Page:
Drivers of Change in Estuarine-Coastal Ecosystems: Discoveries from Five Decades of Study in San Francisco Bay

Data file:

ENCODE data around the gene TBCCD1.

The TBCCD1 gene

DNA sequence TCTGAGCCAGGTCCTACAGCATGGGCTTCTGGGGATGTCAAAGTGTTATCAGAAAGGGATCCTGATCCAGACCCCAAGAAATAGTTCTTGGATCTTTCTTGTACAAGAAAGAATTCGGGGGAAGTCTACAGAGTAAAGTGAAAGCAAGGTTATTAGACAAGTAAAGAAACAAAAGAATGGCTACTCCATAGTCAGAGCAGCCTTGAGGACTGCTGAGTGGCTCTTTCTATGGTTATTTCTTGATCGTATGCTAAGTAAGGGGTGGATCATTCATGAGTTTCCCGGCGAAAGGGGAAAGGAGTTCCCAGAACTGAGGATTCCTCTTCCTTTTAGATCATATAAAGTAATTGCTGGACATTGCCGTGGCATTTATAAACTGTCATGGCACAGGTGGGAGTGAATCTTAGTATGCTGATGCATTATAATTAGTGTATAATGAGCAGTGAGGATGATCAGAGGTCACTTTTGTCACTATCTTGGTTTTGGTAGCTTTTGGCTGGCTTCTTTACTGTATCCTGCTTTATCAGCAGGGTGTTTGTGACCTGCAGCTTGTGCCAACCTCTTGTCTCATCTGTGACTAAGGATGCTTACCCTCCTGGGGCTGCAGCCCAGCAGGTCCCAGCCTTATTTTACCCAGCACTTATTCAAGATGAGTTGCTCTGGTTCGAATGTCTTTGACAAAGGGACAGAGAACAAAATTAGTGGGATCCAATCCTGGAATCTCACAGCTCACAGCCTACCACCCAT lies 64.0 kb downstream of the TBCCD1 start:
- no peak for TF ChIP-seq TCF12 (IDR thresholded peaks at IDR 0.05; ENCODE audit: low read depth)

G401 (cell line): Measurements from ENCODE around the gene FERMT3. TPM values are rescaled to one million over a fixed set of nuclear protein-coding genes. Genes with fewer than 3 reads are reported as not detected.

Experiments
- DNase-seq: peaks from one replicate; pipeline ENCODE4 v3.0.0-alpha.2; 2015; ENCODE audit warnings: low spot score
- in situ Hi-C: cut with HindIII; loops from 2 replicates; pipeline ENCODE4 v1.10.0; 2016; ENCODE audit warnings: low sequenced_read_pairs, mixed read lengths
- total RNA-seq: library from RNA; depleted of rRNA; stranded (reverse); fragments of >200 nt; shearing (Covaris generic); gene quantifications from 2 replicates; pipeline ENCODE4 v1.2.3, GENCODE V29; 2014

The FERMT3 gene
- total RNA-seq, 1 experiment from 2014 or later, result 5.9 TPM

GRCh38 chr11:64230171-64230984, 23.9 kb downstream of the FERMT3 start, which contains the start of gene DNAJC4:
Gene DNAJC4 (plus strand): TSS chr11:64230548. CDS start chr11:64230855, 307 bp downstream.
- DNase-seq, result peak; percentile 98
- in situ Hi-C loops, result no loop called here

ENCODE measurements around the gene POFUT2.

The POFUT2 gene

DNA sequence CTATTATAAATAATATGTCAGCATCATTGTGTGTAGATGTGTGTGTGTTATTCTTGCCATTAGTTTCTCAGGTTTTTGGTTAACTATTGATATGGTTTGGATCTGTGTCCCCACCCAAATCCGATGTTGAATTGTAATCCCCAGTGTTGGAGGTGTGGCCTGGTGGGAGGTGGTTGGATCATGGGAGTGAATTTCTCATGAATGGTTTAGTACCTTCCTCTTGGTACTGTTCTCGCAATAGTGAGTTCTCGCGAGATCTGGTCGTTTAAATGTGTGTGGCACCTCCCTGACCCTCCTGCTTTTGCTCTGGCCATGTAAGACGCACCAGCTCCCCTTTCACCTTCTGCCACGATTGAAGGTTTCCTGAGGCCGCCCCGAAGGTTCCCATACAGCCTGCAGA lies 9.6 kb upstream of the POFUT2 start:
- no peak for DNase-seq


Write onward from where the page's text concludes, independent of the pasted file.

Observations made in San Francisco Bay over the past half century illustrate ecosystem responses to six common drivers of change where land and sea meet: river damming, water management, introduction of nonnative species, sewage input, environmental policies, and multidecadal climate shifts. Responses to these drivers include changes in virtually everything that we measure: sediment supply, geomorphology, freshwater inflow, nutrient enrichment, urban contaminants, biological communities, and food web structure. Detection of these changes and discovery of their causes through environmental monitoring have been essential for establishing and measuring outcomes of environmental policies. The many time scales of variability and the multiplicity of interacting drivers place heavy demands on estuarine monitoring programs, but the San Francisco Bay case study illustrates why the imperative for monitoring has never been greater.